Marches, Melees, and Arrests During May Day Activities Across Town

Photos of the march across the Williamsburg Bridge, Sara D. Roosevelt Park, and the Wildcat March by Jared Malsin.

As documented on The Local’s liveblog, demonstrations and arrests took place across the city today as anarchists, union members, Occupy Wall Street supporters, employees of The Strand, residents of public housing in Alphabet City, and even banjo players used May Day as an occasion to protest the status quo.

The proceedings were for the most part orderly, but scuffles broke out when approximately 200 demonstrators, many dressed in black and some covering their faces, assembled in Sara D. Roosevelt Park, at Second Avenue and Houston Street, at 1 p.m. for a pre-planned, unpermitted “Wildcat March.”

When demonstrators carrying a banner tried to push past a line of police onto the crosswalk on the northeast corner of the park, officers arrested several people after throwing them to the ground. Police grabbed this reporter by his backpack and pulled him back from the scuffle while officers ordered other journalists to stand back.

mayday53Jared Malsin Wildcat March

The rest of the crowd bolted south on Forsyth Street, then ran through the streets of Chinatown and SoHo, and eventually north on Broadway toward Washington Square Park. Some protesters toppled garbage cans and pulled orange traffic cones into the street to obstruct police who pursued on scooters. Protesters scuffled with one photographer, warning him not to photograph the demonstration.

Police arrested three people at the southwest corner of Washington Square after wrestling them to the ground. One of the arrestees identified himself as Luke Richardson. Another said his name was Dylan, and a third female protester declined to give her name.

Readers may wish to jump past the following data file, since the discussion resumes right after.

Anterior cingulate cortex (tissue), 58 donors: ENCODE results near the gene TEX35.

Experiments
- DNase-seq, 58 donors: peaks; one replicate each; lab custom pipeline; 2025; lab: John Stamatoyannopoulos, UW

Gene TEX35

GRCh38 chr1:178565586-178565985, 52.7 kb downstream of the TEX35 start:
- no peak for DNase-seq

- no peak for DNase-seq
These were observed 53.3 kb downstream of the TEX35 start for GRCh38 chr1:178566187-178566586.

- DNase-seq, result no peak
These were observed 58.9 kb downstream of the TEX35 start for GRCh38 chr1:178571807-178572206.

Earlier, some 200 demonstrators marched across the foot and bike paths on the Williamsburg Bridge from Brooklyn. Police arrested two women and two men whose faces were covered by bandanas. One of the arrestees identified herself as Lindsay Sweeney, 22 (the spelling of her name is uncertain).

Photos of Union Square by Susan Keyloun.

Aside from those arrests, the march reached Manhattan with few other hiccups. Protest organizers appeared intent on avoiding a situation like the one that arose last October when police arrested more than 700 people on the roadway of the Brooklyn Bridge. Before Tuesday morning’s march, a speaker told the assembled crowd to stay off the road, saying, “Let’s get there safe.”

Later in the day, on Avenue D, a protest organized by East Village-based Good Old Lower East Side drew a couple dozen people – including members of the Retail, Wholesale and Department Store Union – who called out slogans such as “Stand up! Fight back! Public housing is under attack!” Referring to the New York City Housing Authority, they chanted, “We need you to understand that NYCHA’s plan is not our plan.”

Margot Seigle, a representative of GOLES, said, “This is to show that public housing residents are part of the 95 percent, but it’s also our thing to get people in the neighborhood engaged.”

mayday52Stephen Rex Brown On Avenue D.

James Espinar, a resident of the Lillian Wald Houses who identified himself as a 55-year-old unemployed Puerto Rican, complained about unwanted rent hikes. “Somewhere along the line they’re going to kick us out of here,” he said of the public housing. “I don’t think we get a say in the projects anymore.”